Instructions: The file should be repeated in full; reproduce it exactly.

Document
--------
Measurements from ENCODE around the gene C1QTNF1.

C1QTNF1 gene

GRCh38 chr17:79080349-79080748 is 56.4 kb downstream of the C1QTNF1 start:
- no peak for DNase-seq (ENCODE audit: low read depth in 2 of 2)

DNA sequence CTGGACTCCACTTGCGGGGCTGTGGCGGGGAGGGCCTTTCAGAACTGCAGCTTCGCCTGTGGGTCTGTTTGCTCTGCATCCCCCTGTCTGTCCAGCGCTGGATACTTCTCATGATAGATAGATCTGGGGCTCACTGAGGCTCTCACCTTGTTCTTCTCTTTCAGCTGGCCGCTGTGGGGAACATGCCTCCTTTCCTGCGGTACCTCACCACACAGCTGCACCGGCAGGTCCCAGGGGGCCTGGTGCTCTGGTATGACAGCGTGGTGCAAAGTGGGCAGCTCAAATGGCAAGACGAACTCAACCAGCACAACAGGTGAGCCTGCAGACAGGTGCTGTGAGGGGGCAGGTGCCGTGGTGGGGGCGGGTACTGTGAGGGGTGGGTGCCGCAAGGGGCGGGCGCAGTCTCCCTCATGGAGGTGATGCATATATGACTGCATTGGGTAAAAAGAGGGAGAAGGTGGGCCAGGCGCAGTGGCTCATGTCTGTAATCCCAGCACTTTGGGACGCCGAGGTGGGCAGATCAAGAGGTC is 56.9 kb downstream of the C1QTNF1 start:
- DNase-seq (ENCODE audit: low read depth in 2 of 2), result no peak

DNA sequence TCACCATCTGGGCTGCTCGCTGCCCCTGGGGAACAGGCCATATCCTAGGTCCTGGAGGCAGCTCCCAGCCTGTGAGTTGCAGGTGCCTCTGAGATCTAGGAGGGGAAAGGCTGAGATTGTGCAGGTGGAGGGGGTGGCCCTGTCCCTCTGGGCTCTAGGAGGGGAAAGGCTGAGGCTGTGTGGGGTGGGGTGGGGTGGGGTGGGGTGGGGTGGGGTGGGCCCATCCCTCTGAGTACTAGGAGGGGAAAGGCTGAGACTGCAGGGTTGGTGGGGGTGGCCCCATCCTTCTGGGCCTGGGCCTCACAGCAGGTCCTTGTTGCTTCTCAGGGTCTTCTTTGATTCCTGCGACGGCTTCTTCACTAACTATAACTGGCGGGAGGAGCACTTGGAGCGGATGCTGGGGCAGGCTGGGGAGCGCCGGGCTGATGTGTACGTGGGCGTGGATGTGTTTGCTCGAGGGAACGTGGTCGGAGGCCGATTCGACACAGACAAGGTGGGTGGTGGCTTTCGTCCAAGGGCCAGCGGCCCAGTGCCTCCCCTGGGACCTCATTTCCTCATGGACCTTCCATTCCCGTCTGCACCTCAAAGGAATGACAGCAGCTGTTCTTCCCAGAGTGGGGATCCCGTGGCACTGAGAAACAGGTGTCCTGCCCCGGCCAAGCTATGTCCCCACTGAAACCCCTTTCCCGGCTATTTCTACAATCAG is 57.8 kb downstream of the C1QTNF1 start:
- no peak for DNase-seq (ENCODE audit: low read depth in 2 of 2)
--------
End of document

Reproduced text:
Measurements from ENCODE around the gene C1QTNF1.

C1QTNF1 gene

GRCh38 chr17:79080349-79080748 is 56.4 kb downstream of the C1QTNF1 start:
- no peak for DNase-seq (ENCODE audit: low read depth in 2 of 2)

DNA sequence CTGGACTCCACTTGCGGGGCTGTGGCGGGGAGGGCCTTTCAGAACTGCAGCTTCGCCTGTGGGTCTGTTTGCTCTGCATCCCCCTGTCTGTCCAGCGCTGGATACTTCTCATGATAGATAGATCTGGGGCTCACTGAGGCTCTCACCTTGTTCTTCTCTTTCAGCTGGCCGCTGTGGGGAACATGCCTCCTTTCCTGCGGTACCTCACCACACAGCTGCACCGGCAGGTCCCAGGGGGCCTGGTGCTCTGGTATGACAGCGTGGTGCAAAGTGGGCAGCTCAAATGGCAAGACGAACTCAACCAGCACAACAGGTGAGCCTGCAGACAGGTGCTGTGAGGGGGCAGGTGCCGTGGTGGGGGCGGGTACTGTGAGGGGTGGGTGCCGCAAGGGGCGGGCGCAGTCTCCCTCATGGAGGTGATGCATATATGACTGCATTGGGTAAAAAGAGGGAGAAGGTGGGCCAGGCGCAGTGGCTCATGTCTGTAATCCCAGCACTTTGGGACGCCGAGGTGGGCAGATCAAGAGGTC is 56.9 kb downstream of the C1QTNF1 start:
- DNase-seq (ENCODE audit: low read depth in 2 of 2), result no peak

DNA sequence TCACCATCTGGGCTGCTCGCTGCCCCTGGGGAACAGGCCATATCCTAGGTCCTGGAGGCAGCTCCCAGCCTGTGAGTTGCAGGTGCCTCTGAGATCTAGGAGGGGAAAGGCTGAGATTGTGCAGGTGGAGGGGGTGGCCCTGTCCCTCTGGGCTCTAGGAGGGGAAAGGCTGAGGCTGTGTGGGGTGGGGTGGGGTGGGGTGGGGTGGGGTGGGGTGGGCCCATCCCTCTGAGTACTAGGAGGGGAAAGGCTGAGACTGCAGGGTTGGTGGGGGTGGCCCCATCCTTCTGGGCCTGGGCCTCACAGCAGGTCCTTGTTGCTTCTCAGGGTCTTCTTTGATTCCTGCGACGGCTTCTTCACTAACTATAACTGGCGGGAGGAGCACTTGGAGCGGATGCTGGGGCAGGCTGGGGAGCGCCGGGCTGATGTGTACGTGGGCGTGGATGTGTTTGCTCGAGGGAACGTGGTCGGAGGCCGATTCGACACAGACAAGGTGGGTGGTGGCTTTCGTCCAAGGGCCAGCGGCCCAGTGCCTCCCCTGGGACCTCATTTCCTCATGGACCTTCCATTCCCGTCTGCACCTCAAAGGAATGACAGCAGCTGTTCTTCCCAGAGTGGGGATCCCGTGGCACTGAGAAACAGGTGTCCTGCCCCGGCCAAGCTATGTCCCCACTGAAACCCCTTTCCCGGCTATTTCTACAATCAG is 57.8 kb downstream of the C1QTNF1 start:
- no peak for DNase-seq (ENCODE audit: low read depth in 2 of 2)